To members of the United States Marine Corps, polymers save lives, and to the 95th Civil Engineering Division, polymers are recyclables. To students at Branch Elementary School, polymers inspire future scientists and engineers.
For two days, May 8-9, more than 900 Branch Elementary School students attended the fourth annual Branch Science Carnival and had the opportunity to learn about polymers and chemistry in the real world from leading experts found right here at Edwards.
“This year and every year, we want to inspire students in science and engineering. This year, the focus was on better living through chemistry, but also using less plastics and using polymers wisely,” said Alexia Svejda, Parent Teacher Organization president and event co-organizer. “This event is how we inspire future scientists to do incredible things with polymers.”
Megan Tucker, Air Force spouse, worked with Svejda to organize this year’s event and will assume primary responsibility for the 2013 Branch Science Carnival.
Svejda and Tucker worked with experts throughout the Edwards community to bring the fieldtrips directly to the students, rather than bussing students to them. As a result, the science carnival minimized costs while maximizing learning opportunities for the students.
Throughout the event students in kindergarten through sixth-grade participated in various activities designed to teach them about polymers. Students built gliders with NASA; learned about recycling from the 95th CE; made slime with Air Force Research Laboratory Detachment 7; toured a helicopter with the Marines and crafted hoopster aircraft with Mickey Bowen, Air Force Flight Test Center community outreach engineer.
“This event is important because it gives me the chance to continually build a relationship with the students. I get the chance to show and present a real world application of the subjects students learn in the classroom,” said Bowen. “It’s important to give students the opportunity to talk with engineers and science professionals.”
As the students cycled through the various presentations, one in particular seemed to especially grab their attention – the CH-46 Sea Knight helicopter on display in the middle of a softball field. Lt. Col. Darrell W. Platz, Marine Aircraft Group 41, Det. A commanding officer, and his flight crew, weathered the heat and took time to talk with students about the important role of polymers.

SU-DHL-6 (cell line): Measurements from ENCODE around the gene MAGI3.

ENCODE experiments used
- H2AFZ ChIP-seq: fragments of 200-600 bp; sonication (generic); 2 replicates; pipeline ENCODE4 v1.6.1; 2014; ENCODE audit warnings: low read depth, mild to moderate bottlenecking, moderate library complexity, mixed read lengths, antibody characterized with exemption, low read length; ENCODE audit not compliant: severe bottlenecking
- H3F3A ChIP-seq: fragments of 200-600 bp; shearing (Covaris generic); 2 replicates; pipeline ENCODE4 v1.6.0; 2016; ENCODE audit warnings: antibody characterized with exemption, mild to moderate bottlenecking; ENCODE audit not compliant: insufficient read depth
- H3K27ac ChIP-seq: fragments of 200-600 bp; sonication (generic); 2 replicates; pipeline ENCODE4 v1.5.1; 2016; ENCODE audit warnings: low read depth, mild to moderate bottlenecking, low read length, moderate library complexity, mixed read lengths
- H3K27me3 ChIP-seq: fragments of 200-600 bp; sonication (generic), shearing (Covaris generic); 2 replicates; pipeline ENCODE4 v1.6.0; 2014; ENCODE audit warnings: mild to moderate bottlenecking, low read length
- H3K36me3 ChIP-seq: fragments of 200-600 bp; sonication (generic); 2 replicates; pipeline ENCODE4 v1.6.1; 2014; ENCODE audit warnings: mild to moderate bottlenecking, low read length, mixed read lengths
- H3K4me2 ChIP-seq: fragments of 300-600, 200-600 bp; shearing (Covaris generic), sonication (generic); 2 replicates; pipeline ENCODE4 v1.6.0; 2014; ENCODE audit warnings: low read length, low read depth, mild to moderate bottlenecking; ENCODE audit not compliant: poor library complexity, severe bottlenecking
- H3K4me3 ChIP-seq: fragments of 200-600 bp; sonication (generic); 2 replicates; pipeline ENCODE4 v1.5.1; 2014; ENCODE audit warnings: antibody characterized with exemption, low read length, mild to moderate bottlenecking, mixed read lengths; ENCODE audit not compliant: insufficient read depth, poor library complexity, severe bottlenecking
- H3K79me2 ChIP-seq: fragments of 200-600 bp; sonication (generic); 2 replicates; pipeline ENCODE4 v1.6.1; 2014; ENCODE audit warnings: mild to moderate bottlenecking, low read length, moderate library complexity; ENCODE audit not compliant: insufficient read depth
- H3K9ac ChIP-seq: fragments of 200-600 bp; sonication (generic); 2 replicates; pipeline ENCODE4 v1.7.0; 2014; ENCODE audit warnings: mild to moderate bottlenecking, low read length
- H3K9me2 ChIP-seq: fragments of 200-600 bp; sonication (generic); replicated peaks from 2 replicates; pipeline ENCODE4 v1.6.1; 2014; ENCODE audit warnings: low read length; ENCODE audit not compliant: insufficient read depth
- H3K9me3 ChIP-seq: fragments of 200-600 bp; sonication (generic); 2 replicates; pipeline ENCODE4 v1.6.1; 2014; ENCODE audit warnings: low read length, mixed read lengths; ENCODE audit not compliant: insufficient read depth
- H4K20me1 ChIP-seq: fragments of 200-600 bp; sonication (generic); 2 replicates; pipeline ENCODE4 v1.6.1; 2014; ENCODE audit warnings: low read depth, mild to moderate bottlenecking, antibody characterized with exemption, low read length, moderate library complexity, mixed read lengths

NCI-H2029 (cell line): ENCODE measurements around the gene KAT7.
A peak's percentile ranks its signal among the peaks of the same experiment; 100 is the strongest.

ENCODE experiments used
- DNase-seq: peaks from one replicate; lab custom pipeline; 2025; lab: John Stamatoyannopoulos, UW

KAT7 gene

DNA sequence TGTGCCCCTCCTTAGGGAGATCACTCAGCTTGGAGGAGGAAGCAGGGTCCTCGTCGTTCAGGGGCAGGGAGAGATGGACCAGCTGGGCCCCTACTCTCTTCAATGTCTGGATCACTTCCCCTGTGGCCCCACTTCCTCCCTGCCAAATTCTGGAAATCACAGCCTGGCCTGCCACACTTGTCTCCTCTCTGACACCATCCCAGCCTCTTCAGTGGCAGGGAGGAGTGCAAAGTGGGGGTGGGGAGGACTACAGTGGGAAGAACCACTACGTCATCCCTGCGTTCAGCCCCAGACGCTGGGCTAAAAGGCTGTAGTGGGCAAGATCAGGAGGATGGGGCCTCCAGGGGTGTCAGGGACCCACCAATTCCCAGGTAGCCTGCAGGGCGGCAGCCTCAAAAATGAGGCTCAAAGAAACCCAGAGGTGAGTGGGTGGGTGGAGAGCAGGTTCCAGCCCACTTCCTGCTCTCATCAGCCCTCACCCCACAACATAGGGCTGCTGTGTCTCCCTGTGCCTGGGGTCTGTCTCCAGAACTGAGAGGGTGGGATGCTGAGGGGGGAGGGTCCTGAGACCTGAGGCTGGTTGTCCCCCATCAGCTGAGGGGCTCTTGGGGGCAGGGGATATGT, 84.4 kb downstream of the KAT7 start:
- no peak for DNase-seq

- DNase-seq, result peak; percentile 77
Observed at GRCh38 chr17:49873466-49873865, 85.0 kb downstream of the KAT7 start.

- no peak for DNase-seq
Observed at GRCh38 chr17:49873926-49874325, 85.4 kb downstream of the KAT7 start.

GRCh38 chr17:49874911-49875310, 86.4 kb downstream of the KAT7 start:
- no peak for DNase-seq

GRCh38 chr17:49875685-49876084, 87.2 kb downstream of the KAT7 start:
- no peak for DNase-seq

Students learned about the helicopter’s rotor blades made of polymer composites and even had the chance to get up close to a cut-out of one. They also learned about polymers and their role with wiring and a special coating on the aircraft. Additionally, students had the opportunity to tour the helicopter, view the cockpit, and try on helmets and Kevlar survival kit vests.
“We don’t participate in events like this very often, but it’s definitely important. I think it’s important for the students to see service members in action and enjoying what they do,” said Platz. “Hopefully it motivates and inspires them to get involved in the sciences or serve their country, even if it’s just for a couple of years.”
In addition to learning about how polymers improve life, students received a presentation from Thomas Allen, who is the alternate program manager for the base’s landfill program with 95th CE, about the importance of recycling.
“I had a blast,” said Allen. “I believe every learning event is important to kids, even if they don’t know it yet.”
By the end of each presentation, Allen ensured that every student learned where plastics come from and why it’s important to recycle. Most importantly, he made sure the students enjoyed learning and made a pledge with them to recycle whenever they can.
“The focus of this year’s event was better living through chemistry, but let’s recycle and use it wisely,” said Svejda. “Every one of the presentations taught students about polymers to the standards teachers teach to. If all the students walk away with is that they can now recognize polymers around them, then this event was a total success, even though they’re walking away with so much more.”
Recognizing the importance of the Branch Science Carnival, sixth-grade teacher, Kim Cantrell was pleased with the outcome of this year’s event and its positive impact on students.
“What makes this event great is that it’s hands-on science, engineering and problem solving. It’s wonderful,” said Cantrell. “We are in the land of plenty on this base when it comes to science and engineering. It’s a great and unique quality. I’m glad to see the students have access to these resources.”
Cantrell and other teachers will continue expanding upon the science and engineering lessons learned at the carnival in the classroom. For example, teacher bags with hoopster aircraft instructions and additional polymer hands-on activities were handed out by Bowen at the end of his presentations, in hopes that teachers would continue the lesson where he left off.
As for Cantrell’s sixth-grade class, they are currently building a rocket in class in preparation for competing in the 8th Annual Mojave Space Challenge, scheduled to take place May 22. It is the school’s first year participating in the competition.
Erica Thomas is one of Cantrell’s students participating in the competition and is one of five students building the rocket. Aspiring to one day work as an engineer, she is grateful for the people who took the time to teach Branch Elementary School students about science and engineering.
“I really like math because it’s challenging, you can learn something new every day with it. I’d like to be a chemical or industrial engineer, so I’m thankful for everyone taking the time to teach us because it inspired me to keep going,” said Thomas. “It shows that you can really do anything, so go for your dreams.”